July 19, 2013
I hope the fact that I have now seen a second story about high schools using mediation and reducing violence and suspensions means that there is a serious trend in the United States and that we are changing how we treat high school students, particularly in poorer neighborhoods.
This story from the Atlantic describes changes in a high school in Philadelphia. This school changed how it dealt with both conflict within the school and danger from a high crime neighborhood—all with what seem impressive results in a very short period of time. The school changed the physical realities—removing bars, metal detectors and other things that made it seem more like a jail, and less like a school. The school also changed how it treated the students, by raising expectations, using mediation to resolve conflict, and taking police officers out of the school.
As a Shaun Harper, a professor of education, said in the story, “Environment matters…If a school promotes academic rigor and going to college, that shapes student behavior. If a school’s environment feels unsafe and looks like a prison, then that does, also.”
It is a shame that it seems a controversial or highly innovative move for a school to decide to stop treating students with heavy-handed tactics and instead focus on treating them with respect and raising expectations.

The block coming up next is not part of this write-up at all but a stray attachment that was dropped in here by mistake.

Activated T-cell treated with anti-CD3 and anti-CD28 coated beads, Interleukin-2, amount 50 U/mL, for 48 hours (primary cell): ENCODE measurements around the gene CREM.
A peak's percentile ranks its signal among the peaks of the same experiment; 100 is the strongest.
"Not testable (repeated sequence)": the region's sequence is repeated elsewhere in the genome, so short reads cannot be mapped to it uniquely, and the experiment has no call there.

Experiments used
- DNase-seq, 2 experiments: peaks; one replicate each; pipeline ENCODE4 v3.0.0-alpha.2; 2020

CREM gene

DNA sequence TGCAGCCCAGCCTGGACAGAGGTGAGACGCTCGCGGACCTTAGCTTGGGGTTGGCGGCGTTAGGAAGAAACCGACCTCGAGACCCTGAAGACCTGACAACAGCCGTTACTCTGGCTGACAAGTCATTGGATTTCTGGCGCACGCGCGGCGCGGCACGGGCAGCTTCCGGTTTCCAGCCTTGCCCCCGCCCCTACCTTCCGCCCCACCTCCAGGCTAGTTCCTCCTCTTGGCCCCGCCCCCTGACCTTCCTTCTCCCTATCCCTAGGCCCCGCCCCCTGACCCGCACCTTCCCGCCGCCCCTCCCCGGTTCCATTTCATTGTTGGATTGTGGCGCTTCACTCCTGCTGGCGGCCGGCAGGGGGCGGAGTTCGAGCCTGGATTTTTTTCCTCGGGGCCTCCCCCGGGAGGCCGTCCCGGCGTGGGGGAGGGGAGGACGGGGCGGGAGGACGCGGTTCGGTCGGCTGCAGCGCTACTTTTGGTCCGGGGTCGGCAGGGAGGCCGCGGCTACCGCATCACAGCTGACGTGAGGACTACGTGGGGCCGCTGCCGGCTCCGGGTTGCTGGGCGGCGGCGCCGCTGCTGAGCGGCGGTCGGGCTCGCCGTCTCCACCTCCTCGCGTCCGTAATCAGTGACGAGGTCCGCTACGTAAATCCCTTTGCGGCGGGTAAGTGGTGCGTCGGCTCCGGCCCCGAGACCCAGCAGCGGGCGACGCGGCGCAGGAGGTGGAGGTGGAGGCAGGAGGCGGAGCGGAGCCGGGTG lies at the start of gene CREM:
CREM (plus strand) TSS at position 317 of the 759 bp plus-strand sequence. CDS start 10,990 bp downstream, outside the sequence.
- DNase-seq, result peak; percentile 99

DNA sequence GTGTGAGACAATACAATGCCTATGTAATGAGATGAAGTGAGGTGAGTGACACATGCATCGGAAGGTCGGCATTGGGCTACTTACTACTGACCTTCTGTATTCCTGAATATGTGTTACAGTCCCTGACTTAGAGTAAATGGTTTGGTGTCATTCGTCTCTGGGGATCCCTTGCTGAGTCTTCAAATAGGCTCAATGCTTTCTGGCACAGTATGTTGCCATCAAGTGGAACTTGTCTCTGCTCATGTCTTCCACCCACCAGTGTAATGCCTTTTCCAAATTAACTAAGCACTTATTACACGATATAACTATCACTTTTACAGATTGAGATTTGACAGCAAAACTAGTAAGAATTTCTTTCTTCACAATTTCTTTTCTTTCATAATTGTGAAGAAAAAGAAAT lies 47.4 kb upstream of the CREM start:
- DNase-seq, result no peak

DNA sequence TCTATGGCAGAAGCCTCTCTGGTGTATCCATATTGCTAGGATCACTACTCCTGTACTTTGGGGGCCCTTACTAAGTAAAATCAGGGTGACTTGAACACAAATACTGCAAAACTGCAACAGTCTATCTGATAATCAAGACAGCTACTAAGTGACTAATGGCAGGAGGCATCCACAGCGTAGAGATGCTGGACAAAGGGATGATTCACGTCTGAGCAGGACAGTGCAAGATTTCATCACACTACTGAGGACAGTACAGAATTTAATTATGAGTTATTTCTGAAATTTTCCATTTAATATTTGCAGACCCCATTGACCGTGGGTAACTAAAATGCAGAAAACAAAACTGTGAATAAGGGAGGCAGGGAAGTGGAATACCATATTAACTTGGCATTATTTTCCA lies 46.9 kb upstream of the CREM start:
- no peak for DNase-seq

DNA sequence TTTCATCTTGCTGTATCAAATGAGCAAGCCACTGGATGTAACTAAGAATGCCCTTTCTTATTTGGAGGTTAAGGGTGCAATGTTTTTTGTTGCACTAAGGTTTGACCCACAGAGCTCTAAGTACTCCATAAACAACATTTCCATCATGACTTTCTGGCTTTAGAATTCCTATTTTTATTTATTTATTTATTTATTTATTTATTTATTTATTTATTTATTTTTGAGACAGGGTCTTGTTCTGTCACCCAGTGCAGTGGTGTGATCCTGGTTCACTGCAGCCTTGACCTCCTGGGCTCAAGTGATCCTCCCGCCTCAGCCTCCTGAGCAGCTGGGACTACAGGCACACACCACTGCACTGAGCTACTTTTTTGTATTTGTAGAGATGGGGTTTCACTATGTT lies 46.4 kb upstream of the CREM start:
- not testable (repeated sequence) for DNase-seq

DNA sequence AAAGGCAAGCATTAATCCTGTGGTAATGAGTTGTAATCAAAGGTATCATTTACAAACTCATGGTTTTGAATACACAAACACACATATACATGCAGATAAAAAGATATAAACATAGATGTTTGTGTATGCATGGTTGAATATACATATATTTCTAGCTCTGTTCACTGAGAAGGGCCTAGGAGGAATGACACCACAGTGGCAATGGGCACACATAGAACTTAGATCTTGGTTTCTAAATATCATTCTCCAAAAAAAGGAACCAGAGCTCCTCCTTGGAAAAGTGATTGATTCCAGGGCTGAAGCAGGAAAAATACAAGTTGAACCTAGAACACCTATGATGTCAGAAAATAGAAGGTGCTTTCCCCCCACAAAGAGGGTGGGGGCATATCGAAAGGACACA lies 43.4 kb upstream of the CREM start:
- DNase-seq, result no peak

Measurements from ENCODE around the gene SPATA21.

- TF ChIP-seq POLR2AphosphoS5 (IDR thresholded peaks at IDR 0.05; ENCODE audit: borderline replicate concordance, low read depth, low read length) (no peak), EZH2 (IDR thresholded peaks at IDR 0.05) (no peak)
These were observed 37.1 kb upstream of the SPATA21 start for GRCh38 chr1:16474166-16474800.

The beginning of the article:
“Last year when American Paradigm Schools took over Philadelphia’s infamous, failing John Paul Jones Middle School, they did something a lot of people would find inconceivable. The school was known as “Jones Jail” for its reputation of violence and disorder, and because the building physically resembled a youth correctional facility. Situated in the Kensington section of the city, it drew students from the heart of a desperately poor hub of injection drug users and street level prostitution where gun violence rates are off the charts. But rather than beef up the already heavy security to ensure safety and restore order, American Paradigm stripped it away. During renovations, they removed the metal detectors and barred windows.
The police predicted chaos. But instead, new numbers seem to show that in a single year, the number of serious incidents fell by 90%.”
Last 5 posts by Cynthia Alkon
- Intervening to fix a “Meet and Plead” System - December 10th, 2013
- Texas A&M Dean Search - November 23rd, 2013
- The Latest Supreme Court Case on Plea Bargaining, or Not - November 9th, 2013
- An Unfortunate Proposal to Encourage Plea Bargaining Early and Often - November 3rd, 2013
- Federal Problem Solving Courts - October 25th, 2013